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Christ to Coke: How Image Becomes Icon 1st Edition
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[F]ascinating...exploring how and why we like things, how we subliminally come to recognize them, and why an image or object or idea achieves longevity." --ARTnews
"Recommended for all those interested in iconography, art history, advertising, and branding." - Library Journal
"Kemp's outstanding book is likely to remain a fixed point of reference in this important cultural debate, making it an icon of sorts as well." -- California Literary Review
"Kemp easily navigates high art and kitsch, and complicated scientific discoveries and sociology and cultural history...a useful template to use when we pose the very provocative question of what makes certain images become icons." -- Iconia, Houston Chronicle.com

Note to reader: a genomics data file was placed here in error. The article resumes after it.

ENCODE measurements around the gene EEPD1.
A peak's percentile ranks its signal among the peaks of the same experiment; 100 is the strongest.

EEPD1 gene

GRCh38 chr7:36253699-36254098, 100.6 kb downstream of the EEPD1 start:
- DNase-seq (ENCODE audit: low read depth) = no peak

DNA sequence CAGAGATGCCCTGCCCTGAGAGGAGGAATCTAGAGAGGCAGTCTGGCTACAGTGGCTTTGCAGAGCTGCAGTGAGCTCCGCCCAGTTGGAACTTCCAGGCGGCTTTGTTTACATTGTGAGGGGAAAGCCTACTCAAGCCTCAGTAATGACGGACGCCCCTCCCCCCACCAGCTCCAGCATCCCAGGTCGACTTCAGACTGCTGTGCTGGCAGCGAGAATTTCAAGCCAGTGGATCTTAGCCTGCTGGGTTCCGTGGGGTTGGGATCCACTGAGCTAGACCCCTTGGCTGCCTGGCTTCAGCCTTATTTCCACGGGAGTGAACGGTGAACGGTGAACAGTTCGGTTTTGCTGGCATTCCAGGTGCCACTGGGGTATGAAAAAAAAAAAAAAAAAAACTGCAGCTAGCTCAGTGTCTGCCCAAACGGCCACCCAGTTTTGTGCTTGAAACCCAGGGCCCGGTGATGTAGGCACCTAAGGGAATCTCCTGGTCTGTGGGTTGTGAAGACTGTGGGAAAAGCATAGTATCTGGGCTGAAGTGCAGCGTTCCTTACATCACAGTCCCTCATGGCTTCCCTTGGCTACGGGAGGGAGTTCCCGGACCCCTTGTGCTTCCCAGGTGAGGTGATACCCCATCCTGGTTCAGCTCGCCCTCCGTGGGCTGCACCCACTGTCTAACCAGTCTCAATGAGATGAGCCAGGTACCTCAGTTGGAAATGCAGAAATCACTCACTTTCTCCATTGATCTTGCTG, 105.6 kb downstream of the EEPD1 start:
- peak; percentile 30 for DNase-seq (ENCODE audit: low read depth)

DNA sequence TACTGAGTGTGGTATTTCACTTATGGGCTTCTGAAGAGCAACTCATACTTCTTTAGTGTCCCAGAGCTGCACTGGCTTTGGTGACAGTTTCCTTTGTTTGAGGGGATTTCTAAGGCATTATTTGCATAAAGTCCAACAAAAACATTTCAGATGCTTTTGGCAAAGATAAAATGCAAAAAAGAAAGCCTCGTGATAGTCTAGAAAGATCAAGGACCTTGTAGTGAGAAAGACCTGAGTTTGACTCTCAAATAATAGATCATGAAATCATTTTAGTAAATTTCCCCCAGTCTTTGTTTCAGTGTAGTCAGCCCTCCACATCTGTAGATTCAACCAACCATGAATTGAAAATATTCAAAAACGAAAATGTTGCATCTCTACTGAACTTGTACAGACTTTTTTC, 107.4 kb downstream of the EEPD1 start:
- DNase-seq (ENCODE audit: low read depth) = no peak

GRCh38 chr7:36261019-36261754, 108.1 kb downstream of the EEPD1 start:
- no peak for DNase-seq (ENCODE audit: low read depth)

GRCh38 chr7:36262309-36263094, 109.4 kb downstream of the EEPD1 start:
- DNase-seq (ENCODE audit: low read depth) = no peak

"Christ to Coke is easy to read, written in a thoughtful but conversational style...and loaded with gorgeous images...those curious about how images 'go viral,' to borrow a contemporary term, will find themselves hooked." -- ARTINFO
Top Customer Reviews
Kemp then proceeds to present eleven universally recognized images and explores how they began and then developed into what we now see as icons. What makes Kemp's reading so warm is his readily admitting that one of the chief sources of information for his book came from the Internet - an aspect of his thinking that immediately places him in the approachable stance of most readers today. His 'icons' to be examined begins obviously enough with the Christ image - face, body and cross- images that no matter how many centuries have passed still are very much a part of our art and architecture and literature. He points out that religious icons appeal to our historical and emotional underpinnings. But then he moves into areas that are indeed iconic but have followed different paths to hold their position - the Heart as in I Heart NY) etc, the Lion, Mona Lisa, Che, a potent Vietnam War photograph, the Stars and Stripes, Coke (the bottle as well as the beverage), DNA helix, Einstein's E=mc2, and Fuzzy Formulas.Read more ›
Like Jesus overturning the tables of the money-changers, I was likely to screw things up royally if I tried to take any part in commercial transactions.Read more ›